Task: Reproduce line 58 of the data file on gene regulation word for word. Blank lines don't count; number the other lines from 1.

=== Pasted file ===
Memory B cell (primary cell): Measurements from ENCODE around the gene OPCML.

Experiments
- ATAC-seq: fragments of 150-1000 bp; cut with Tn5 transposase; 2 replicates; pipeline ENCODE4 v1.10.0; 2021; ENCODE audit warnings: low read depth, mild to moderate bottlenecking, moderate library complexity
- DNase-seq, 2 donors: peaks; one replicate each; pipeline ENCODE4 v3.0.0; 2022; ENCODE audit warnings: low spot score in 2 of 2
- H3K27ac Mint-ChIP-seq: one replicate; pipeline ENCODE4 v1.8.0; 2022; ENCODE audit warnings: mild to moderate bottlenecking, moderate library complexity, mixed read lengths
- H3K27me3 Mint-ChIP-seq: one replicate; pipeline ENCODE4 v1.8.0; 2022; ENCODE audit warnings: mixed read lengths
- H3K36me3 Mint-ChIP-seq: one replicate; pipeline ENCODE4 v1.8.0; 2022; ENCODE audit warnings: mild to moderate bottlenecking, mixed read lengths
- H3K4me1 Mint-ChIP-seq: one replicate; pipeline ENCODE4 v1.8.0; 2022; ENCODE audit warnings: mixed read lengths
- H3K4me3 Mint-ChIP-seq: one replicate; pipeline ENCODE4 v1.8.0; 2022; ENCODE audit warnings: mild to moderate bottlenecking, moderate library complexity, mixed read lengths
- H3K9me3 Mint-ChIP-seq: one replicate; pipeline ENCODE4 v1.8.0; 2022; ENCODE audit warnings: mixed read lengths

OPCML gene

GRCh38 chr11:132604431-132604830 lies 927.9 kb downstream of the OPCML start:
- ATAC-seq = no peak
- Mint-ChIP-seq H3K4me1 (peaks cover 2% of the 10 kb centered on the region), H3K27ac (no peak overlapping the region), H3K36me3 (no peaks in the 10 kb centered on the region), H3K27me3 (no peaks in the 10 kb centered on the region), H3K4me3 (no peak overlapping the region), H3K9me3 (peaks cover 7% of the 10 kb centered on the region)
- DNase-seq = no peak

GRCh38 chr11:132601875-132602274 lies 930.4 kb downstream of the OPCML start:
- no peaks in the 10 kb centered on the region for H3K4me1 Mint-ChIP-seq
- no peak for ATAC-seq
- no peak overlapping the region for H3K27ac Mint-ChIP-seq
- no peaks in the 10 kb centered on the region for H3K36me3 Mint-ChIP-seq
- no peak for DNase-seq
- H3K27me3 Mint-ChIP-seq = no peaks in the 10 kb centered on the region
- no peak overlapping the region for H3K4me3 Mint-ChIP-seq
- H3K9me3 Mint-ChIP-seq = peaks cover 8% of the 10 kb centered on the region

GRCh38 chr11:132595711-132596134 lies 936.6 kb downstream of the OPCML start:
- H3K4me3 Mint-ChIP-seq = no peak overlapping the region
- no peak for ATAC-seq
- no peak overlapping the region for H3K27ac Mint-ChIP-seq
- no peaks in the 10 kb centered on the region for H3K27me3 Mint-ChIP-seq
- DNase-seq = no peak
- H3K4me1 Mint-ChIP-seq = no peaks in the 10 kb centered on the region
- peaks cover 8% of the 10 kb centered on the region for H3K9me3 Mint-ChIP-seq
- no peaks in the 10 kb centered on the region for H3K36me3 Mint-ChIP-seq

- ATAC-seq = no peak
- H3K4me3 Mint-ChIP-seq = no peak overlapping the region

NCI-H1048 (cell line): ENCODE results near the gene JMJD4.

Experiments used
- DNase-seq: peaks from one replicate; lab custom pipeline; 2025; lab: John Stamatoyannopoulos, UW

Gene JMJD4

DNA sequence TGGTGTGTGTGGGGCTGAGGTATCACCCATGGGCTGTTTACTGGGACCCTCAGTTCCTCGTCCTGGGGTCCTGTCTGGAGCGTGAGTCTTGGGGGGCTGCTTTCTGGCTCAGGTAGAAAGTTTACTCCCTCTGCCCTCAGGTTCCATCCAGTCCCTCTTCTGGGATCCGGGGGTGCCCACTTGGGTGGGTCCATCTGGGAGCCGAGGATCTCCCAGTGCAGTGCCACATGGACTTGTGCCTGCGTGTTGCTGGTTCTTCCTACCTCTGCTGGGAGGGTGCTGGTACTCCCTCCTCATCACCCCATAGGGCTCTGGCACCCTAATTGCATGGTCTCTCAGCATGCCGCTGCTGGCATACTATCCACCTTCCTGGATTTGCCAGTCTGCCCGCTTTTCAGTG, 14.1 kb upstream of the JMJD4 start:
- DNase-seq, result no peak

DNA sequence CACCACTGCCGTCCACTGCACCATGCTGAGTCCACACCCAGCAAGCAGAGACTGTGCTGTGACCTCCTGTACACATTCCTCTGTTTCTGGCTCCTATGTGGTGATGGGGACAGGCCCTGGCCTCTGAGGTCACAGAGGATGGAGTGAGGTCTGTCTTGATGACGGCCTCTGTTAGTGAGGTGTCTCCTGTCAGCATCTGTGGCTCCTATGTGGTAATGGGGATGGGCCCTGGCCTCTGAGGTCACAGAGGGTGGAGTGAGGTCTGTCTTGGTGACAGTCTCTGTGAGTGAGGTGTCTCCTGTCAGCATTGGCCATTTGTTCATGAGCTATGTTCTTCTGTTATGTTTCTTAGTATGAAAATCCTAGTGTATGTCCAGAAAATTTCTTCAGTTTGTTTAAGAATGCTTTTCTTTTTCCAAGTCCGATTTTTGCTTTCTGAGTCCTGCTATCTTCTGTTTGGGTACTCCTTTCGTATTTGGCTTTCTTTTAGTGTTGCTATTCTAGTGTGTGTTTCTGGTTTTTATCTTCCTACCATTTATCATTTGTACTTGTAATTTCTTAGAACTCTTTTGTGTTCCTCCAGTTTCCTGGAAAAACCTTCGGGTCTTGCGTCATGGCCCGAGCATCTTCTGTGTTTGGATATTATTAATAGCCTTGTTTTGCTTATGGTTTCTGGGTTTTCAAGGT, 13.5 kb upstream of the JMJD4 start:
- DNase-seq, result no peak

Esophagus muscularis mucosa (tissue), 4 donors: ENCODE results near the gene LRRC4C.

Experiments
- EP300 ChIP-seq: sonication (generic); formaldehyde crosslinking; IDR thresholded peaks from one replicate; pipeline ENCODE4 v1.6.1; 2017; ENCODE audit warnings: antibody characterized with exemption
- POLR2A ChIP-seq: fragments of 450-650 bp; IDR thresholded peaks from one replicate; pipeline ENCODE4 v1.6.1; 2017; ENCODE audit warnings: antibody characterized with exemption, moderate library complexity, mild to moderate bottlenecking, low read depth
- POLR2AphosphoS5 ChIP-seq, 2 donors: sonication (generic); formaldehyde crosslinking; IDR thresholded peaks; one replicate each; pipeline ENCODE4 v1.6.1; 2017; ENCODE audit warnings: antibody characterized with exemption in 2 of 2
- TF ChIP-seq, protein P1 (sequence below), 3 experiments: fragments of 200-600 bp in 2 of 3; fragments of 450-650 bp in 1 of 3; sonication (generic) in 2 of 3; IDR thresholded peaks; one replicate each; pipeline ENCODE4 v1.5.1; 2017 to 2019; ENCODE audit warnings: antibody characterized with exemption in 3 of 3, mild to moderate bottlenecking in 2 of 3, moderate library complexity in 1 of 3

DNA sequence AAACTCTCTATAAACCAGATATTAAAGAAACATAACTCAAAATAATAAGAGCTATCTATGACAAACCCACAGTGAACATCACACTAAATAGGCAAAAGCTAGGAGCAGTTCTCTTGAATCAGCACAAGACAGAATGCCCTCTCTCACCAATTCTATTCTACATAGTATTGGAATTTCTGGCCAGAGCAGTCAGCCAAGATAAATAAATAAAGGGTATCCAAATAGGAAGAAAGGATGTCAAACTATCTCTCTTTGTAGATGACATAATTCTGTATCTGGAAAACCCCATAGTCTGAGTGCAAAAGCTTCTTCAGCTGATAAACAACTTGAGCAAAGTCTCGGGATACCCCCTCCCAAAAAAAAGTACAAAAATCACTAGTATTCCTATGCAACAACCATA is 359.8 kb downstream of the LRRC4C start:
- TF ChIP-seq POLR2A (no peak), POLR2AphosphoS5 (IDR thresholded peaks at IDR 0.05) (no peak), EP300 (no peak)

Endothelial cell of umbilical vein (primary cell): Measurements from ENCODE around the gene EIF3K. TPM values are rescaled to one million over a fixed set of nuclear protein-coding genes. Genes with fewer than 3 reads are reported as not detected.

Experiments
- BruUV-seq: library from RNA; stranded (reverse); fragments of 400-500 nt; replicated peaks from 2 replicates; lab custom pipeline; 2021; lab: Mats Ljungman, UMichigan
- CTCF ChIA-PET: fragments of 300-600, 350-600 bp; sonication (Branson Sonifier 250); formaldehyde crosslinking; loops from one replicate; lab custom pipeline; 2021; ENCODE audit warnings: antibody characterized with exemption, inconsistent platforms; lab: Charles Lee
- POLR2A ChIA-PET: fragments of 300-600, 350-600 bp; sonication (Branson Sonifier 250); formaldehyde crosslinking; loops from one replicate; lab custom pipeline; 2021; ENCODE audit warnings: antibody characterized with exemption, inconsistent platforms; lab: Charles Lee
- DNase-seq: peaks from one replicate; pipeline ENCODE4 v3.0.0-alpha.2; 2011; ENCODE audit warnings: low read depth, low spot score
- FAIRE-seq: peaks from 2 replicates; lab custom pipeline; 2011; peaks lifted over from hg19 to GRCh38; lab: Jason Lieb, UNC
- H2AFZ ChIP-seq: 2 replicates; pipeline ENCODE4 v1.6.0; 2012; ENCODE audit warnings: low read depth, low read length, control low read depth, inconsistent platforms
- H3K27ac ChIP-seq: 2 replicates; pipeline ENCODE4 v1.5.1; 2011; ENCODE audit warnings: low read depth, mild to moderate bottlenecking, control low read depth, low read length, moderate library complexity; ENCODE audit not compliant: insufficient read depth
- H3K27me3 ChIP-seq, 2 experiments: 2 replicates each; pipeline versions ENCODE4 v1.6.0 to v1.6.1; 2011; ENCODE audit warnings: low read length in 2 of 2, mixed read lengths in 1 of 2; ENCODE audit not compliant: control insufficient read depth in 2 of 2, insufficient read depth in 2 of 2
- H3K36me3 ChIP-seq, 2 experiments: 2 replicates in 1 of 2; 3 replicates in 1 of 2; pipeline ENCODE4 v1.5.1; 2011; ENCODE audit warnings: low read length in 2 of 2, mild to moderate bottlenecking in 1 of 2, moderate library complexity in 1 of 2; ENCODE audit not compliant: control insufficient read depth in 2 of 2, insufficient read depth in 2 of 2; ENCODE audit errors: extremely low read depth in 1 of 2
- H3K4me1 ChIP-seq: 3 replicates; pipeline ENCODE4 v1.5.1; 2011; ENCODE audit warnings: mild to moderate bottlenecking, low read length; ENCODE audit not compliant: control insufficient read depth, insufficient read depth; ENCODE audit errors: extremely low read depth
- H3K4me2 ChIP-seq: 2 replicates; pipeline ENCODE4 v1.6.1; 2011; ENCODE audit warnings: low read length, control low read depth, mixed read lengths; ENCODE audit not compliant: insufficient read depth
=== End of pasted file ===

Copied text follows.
- FAIRE-seq: peaks from 2 replicates; lab custom pipeline; 2011; peaks lifted over from hg19 to GRCh38; lab: Jason Lieb, UNC